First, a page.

id you know that summer heat greatly reduces battery life? You may not notice until winter when your battery is called upon to deliver more power to start the engine. Come visit Automotive Techniques for a 7-point battery inspection before your battery leaves you out in the cold.
The battery in your car supplies electricity to your vehicle, powering the starter, ignition, lights, stereo, and other components. As you drive, the car’s alternator uses the engine’s power to recharge the battery. Since the average battery lasts approximately four years, you will need to replace your battery at some point.
Our technicians will check the power specifications, particularly the Cold Cranking Amps rating (CCA) and Reserve Capacity (RC), and make sure your battery has the correct ratings for your vehicle. The CCA refers to the battery’s capacity for starting your engine in colder temperatures – essential for the Canadian winter. The RC rating refers to the battery’s Reserve Capacity – the time in minutes that the battery will power essential car functions if the alternator or charging system fails.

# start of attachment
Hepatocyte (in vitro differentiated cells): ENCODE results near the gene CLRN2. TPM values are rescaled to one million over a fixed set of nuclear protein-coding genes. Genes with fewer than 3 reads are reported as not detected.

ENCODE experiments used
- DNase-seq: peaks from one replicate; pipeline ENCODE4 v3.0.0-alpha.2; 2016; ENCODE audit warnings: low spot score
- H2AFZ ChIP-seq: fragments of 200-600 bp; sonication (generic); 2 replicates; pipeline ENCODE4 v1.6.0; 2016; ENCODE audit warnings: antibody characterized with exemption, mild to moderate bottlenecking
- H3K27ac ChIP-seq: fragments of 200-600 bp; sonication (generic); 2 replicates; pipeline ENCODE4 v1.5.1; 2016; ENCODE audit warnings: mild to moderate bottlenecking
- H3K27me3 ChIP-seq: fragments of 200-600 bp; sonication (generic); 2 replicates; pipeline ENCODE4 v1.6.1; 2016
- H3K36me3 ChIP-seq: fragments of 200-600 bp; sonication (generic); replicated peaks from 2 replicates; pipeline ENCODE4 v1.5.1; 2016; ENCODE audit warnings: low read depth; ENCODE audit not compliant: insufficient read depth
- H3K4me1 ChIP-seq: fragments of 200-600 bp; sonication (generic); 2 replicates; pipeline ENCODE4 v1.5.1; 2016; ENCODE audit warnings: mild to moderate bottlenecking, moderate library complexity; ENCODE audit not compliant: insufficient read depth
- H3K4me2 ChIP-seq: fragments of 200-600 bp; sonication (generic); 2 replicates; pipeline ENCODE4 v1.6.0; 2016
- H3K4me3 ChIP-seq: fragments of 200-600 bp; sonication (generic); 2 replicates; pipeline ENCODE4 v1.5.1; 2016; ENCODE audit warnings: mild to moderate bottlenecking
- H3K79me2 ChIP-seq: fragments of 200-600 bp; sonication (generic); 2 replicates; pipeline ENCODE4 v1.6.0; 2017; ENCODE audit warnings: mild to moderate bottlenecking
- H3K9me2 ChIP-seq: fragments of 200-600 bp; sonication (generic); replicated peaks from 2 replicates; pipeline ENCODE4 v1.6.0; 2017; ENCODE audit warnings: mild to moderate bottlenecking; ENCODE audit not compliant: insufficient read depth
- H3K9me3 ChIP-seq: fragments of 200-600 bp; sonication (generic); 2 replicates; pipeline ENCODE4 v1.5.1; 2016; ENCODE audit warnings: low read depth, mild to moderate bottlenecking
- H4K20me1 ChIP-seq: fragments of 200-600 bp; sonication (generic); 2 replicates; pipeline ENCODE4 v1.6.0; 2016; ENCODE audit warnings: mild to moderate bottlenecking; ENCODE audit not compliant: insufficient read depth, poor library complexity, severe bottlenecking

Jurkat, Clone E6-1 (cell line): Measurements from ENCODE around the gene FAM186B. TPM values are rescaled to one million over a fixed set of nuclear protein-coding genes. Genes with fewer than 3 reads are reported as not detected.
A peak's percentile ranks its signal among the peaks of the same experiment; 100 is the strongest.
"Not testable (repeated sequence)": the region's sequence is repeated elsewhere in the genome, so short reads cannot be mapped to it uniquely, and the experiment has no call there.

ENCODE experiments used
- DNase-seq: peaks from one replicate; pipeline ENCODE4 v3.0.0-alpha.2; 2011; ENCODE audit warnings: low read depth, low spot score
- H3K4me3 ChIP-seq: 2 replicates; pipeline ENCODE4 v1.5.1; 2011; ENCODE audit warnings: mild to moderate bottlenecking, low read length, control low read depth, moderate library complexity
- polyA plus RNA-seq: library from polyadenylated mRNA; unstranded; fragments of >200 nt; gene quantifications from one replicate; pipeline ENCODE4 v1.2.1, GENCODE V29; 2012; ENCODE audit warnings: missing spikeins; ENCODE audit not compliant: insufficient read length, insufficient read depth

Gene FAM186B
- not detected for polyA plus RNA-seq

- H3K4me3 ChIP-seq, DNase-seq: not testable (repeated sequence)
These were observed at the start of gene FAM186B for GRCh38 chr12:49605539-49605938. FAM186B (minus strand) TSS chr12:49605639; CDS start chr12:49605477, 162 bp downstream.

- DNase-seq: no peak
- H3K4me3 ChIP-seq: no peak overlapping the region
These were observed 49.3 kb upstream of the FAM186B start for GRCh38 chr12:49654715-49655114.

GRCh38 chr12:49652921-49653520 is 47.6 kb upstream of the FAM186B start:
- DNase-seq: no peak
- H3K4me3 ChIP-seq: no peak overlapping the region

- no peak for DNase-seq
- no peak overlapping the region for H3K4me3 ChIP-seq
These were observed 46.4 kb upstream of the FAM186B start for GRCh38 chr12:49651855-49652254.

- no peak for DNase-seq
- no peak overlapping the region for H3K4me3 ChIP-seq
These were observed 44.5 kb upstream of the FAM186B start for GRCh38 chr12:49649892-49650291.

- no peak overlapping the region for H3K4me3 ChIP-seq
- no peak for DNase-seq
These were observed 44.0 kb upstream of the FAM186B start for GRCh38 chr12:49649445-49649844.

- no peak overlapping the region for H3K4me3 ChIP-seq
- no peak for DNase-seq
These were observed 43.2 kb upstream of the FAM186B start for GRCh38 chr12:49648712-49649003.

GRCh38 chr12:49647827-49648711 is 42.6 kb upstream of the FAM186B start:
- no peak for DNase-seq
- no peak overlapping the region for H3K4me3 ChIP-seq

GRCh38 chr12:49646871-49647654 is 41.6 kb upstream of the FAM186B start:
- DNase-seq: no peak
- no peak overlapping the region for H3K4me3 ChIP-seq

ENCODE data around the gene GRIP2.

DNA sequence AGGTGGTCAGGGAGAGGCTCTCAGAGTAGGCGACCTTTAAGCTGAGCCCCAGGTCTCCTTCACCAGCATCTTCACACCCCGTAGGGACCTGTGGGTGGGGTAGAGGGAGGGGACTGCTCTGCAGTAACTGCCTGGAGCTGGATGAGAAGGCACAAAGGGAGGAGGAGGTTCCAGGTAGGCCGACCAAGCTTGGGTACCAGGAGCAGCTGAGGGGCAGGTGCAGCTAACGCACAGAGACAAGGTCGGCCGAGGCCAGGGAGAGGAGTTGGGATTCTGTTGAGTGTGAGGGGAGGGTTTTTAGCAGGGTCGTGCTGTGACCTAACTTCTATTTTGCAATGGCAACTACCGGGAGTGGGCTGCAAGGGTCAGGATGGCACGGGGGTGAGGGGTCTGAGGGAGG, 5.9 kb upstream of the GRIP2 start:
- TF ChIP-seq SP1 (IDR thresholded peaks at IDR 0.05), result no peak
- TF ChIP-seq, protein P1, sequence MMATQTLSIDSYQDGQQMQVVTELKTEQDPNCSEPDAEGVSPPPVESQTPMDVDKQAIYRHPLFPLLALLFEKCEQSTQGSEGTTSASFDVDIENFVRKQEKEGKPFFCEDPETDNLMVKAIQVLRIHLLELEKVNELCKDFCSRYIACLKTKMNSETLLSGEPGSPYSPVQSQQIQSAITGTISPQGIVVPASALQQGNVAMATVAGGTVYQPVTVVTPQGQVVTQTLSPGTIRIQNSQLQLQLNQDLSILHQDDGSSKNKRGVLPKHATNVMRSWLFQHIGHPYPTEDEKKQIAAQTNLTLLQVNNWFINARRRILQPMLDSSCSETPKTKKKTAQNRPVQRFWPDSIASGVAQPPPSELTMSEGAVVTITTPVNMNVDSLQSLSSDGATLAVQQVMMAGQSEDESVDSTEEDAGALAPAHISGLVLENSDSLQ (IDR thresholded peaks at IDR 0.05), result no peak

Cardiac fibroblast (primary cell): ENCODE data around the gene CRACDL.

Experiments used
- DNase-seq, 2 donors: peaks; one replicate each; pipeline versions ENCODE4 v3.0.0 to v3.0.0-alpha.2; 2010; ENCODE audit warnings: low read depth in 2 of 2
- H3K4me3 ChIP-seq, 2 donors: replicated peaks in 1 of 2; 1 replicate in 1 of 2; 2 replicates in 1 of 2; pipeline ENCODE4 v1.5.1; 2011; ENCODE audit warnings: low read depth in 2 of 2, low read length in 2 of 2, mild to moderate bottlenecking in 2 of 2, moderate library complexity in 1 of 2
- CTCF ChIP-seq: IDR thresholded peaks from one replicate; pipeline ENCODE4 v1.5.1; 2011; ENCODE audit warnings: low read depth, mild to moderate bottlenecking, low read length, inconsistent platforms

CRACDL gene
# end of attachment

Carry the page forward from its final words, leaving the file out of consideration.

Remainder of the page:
Your vehicle’s electrical system is always on as the battery continues to run the computers that operate the vehicle so they retain their settings. These use little power and under normal circumstances will not drain the battery.
Like all batteries your car battery would eventually go dead without a built-in recharging system. The recharging system consists of the alternator, alternator drive belt, the battery, the voltage regulator, main fuses, charge indicator, cables and wiring harness.
A battery stores about enough power to get your vehicle started. After that, it’s up to the alternator to re-charge the battery and create enough electricity to power your vehicle’s electrical components. If you notice that your vehicle’s electronics are not working properly, take your vehicle to your local Speedy as soon as possible. This will avoid further complications, as you may be unable to re-start the vehicle.